Two exceptional authors are making their first outing in the US today.
For Alex Mercer, his wife, Millicent, and their precocious eleven-year-old son, Max, are everything—his little tribe that makes him feel all’s right with the world. But when he and Max find their enigmatic next-door neighbor dead in his apartment, their lives are suddenly and irrevocably changed. The police begin an extremely methodical investigation, and Alex becomes increasingly impatient for them to finish. After all, it was so clearly a suicide.
As new information is uncovered, troubling questions arise—questions that begin to throw suspicion on Alex, Millicent, and even Max. Each of them has secrets it seems. And each has something to hide.
With the walls of their perfect little world closing in on them day after day, husband, wife, and son must decide how far they’ll go to protect themselves—and their family—from investigators carefully watching their every move . . . waiting for one of them to make a mistake.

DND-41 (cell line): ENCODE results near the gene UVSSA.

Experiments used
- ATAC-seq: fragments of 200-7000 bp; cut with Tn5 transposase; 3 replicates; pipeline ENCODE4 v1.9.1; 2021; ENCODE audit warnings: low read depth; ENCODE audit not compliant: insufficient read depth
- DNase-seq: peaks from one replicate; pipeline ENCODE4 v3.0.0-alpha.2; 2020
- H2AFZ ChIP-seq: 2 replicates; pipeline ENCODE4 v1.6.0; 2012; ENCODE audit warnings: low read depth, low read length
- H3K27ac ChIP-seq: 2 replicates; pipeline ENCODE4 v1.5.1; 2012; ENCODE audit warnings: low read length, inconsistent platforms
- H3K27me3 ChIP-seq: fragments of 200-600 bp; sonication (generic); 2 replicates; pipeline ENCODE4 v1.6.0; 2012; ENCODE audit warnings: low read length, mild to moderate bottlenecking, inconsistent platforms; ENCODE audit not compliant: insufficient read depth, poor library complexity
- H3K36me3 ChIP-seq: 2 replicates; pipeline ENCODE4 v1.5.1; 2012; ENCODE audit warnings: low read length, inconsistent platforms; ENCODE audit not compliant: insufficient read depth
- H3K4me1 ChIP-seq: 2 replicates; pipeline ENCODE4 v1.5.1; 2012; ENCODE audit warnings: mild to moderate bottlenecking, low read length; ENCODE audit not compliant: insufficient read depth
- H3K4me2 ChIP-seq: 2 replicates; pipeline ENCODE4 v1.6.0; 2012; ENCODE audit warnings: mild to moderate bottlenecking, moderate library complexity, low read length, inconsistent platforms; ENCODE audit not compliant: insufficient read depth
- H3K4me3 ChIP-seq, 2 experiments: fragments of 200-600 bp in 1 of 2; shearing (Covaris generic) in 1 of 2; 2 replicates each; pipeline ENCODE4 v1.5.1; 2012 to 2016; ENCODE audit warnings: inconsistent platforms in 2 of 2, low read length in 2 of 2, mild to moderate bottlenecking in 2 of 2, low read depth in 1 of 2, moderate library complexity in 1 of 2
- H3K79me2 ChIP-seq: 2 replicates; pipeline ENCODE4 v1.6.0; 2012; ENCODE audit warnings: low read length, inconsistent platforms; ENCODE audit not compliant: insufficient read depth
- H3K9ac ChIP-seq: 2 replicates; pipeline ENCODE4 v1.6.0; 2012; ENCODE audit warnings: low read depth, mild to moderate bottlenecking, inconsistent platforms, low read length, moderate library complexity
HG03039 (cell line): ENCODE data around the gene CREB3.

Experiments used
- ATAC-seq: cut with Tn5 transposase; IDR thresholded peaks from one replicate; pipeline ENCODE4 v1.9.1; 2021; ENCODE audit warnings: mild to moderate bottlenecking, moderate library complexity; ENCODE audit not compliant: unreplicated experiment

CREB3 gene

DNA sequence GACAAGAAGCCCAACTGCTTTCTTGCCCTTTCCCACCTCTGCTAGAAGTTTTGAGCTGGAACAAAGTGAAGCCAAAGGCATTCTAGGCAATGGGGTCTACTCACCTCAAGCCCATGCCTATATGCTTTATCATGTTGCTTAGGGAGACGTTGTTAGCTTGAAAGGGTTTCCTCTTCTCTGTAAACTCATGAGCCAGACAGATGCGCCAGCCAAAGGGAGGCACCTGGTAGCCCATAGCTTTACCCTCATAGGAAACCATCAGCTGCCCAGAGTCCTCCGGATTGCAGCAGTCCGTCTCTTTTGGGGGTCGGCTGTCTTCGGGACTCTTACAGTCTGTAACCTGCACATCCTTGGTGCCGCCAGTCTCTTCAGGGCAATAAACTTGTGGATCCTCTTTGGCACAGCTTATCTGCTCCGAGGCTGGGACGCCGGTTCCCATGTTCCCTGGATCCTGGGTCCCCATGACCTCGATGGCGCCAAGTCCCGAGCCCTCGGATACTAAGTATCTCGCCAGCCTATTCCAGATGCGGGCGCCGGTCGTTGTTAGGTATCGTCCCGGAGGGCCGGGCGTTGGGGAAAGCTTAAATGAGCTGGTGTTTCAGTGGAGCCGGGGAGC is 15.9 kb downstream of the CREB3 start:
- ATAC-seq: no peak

A Line of Blood explores what it means to be a family—the ties that bind us, and the lies that can destroy us if we’re not careful. It will have you wondering if one of them is guilty—or if all of them are—and will keep you on edge until its shocking final pages.
For something bit less dark, but equally emotionally taught, Virginia Baily’s “powerhouse debut” EARLY ONE MORNING tells the moving story of two women’s decision to save a child during WWII.
Claiming the woman’s son, Daniele, as her own nephew, Chiara demands his return; only as the trucks depart does she realize what she has done. She is twenty-seven, with a sister who needs her constant care, a hazardous journey ahead, and now a child in her charge.
Several decades later, Chiara lives alone in Rome, a self-contained woman working as a translator. Always in the background is the shadow of Daniele, whose absence and the havoc he wrought on Chiara’s world haunt her. Then she receives a phone call from a teenager claiming to be his daughter, and Chiara knows it is time to face up to the past.
Baily’s already received high praise in the UK–“Incredibly sure-footed, a big, generous and absorbing piece of storytelling, fearless, witty and full of flair…. [Baily] masterfully explores themes of identity, belonging and loss.”―Samantha Harvey, Guardian–and we can’t wait for the US to get to know her!